Captain Mills found himself on a rocky ridge, which came under fire from another ridge about a half-mile distant. Dismounting the battalion, Mills went forward in a line of skirmishers. Even during the height of the fighting Mills couldn’t help admiring the superb equestrianship of the hostiles, men whom he considered “the best cavalry soldiers on earth.” Warriors galloped about, now advancing, now retreating, coming “in flocks or herds like buffalo.” The Indians were colorful; the Cheyenne Black Sun, for example, painted his entire body yellow, his loins wrapped in a blanket and the stuffed skin of a weasel on his head.
The Battle of the Rosebud was a complicated affair, made more confusing by the rugged terrain and the hostiles’ will-o’-the-wisp tactics. Some of its details are obscure, or at least subject to differing interpretation, to this very day. Tobecont...
See Hardorff - Indian Views, page 108 of the Two Moons interview.
That night, Cheyenne scouts came in and reported the valley of the Rosebud black with soldiers. General George "Three Stars" Crook was coming from Fort Fetterman, Wyoming, with more than a thousand white soldiers and two hundred and sixty Indian Scouts -- Crows, Shoshoni, Rees -- a force of more than thirteen hundred men.
Makes-Room was attending a meeting in the Cheyenne camp when the scouts came in. He hurried back to his own camp circle and spread the news. All the Sioux began to prepare for battle. They expected a hard fight.
White Bull put on a pair of dark blue woolen leggins decorated with broad stripes of blue-and-white beads, and beaded moccasins to match. Before and behind he hung a long red flannel breech-cloth reaching. to his ankles, tucked under his belt over his regular loin-cloth. He put on a shirt, and over his right shoulder he hung the thong which supported the small rawhide hoop, to which was attached four small leather pouches of medicine (earth of different kinds), a buffalo tail, and an eagle feather. This was his war-charm. It hung under his left arm. Around his waist, like a kilt, he placed his folded black blanket and belted it there with his cartridge-belt containing a hundred cartridges. He borrowed a fine war-bonnet from his brother-in-law, Bad Lake.
This bonnet had a long tail of eagle feathers reaching to the ground. The feathers began at the crown of the head and went straight down the back. There were no feathers around the head on this bonnet. All the way down the tail this bonnet was colored red and white alternately-seven white feathers, then four red, and so on. These red feathers commemorated wounds received in battle. A man who wore such red feathers dared not tell a lie or he might be wounded.
This bonnet had no protective power: White Bull wore it for its beauty. If he were to be killed, he wished to die in these fine war-clothes. Otherwise those who saw him lying on the battlefield might say: "This was a poor man. He must not have been a good warrior. See how shabby he lies there." Besides, such fine war-clothes made a man more courageous.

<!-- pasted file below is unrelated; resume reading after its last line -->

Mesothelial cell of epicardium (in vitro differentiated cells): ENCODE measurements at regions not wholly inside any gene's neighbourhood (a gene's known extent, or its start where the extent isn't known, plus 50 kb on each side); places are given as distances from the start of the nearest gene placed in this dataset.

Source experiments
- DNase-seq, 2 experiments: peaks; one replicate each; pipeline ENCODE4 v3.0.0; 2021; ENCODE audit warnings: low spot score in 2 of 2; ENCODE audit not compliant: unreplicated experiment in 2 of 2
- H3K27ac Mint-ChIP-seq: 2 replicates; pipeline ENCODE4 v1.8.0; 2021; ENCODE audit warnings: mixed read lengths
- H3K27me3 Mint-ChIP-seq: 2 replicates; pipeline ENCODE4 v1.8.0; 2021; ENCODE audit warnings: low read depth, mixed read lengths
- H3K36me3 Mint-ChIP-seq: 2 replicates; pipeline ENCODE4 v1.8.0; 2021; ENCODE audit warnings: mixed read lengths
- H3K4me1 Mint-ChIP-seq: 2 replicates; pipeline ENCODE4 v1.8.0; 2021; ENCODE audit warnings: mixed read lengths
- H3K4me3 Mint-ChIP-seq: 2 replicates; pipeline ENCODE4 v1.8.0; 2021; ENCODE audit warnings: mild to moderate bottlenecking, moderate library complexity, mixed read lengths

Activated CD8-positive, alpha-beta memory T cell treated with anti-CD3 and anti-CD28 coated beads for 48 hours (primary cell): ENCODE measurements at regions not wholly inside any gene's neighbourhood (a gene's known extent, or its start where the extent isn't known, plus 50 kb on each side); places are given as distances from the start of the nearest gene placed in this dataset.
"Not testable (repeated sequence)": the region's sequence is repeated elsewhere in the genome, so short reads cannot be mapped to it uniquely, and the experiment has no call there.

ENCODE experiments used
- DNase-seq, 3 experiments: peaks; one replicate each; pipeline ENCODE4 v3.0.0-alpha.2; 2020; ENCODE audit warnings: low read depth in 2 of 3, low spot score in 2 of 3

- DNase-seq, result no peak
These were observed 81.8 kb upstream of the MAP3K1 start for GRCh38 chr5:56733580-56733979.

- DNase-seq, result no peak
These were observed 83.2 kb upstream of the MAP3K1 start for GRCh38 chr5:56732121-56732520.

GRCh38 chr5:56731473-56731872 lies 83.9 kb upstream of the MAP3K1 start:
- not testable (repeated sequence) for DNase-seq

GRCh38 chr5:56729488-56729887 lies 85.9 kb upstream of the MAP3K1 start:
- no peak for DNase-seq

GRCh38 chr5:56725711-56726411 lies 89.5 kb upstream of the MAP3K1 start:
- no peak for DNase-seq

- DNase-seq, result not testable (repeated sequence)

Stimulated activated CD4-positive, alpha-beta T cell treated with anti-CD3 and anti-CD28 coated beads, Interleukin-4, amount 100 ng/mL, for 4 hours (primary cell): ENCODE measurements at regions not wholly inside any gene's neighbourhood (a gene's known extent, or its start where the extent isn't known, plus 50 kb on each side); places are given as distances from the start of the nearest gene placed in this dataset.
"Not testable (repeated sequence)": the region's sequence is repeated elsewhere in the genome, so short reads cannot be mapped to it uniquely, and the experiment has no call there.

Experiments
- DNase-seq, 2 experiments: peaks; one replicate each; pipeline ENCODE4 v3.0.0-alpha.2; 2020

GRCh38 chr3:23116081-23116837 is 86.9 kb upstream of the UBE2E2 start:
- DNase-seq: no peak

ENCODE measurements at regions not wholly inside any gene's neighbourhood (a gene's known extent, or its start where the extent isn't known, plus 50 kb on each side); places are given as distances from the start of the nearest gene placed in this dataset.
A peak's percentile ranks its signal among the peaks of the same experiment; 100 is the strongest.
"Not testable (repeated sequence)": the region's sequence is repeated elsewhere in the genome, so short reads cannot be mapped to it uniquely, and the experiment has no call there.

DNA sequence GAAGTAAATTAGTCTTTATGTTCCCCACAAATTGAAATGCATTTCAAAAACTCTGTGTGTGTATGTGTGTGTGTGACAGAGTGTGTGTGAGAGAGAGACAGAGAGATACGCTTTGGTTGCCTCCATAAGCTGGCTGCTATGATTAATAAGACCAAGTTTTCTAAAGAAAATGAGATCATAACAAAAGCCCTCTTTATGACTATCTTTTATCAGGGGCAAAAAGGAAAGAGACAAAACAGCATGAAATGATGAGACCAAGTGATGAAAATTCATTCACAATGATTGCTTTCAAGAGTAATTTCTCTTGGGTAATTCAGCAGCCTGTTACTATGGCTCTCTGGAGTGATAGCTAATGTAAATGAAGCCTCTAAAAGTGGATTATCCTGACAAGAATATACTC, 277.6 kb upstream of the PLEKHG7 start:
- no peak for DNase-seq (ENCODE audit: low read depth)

White Bull took his seventeen-shot repeating rifle, which he had purchased from an Agency Indian at Fort Bennett. Then he went out and saddled a fast horse. He tied an eagle feather in its forelock and tail and fastened an imitation scalp made of woman's hair to his bridle-bit. Only horses which had been used to ride down an enemy could wear such a decoration. Then White Bull rode over to Sitting Bull's tent where the warriors were gathered.
Almost a thousand warriors had assembled -- Cheyenne, Oglala, Minniconjou, Sans Arc, Brule, Hunkpapa. It was late at night when they set out. They rode until nearly daybreak, then stopped, unsaddled, and let their horses rest. interview with Walter S. Campbell about 1930
The encounter at Tongue River consisted of an attack by about 200 Northern Cheyenne under Little Hawk. Earlier in the day, the soldiers relaxed by horse racing. The races were ended when a bullet fired from across the river hit Capt. Andrew Burt's horse in the leg. The horse had just won its race. The total casualties were two Indians killed or wounded, the wound to Capt. Burt's horse, a wound to Lt. Robertson's horse, one mule killed, and two soldiers with contusions from spent bullets.
By June 12, Crook had reached Clear Creek near the present site of Buffalo. From there he proceeded up to the confluence of Big and Little Goose Creeks at present day Sheridan. Because they would slow him down, Crook left his wagons and ambulances behind at Goose Creek. After Rosebud the Cheyenne went back to Reno Creek and stayed one night then moved to mouth of Reno Creek and then down on Little Horn and were there one night. The next day Custer made his charge.
They came near killing a whole company and fought till late evening. Only one Cheyenne was killed in fight - Thin Hair. He was shot through the bowels from in front backward. Sioux Lazy White Bull saved Thin Hair, called Sunrise by Sioux and painted yellow with a stuffed salamander in his hair. White Bull dismounted and ran forward under fire, seized the Cheyenne by his wrists and dragged him to safety. Cheyennes honored White Bull for this. Sunrise died after they got him back to camp. Some of the Sioux remembered him as Water-Dog.
The Battle of the Rosebud was one of the great Indian fights of the 19th century, but is obscured by the events that occurred a week later. It is a battle which can be studied to understand how what happened a week later, happened. It is the account of Little Hawk's doings to 7th Cavalry which unlocked the tactical fight and its timing; against Custer's command. I was led here by Grinnell and the eclipse of Sunrise. Cheyenne tipi burials were rare and was this well done? Water-hog..........
Last Edit: Nov 29, 2018 1:45:53 GMT -5 by moderator
If it walks like a duck, sounds like a duck, and looks like a duck ~ it is probably a goose.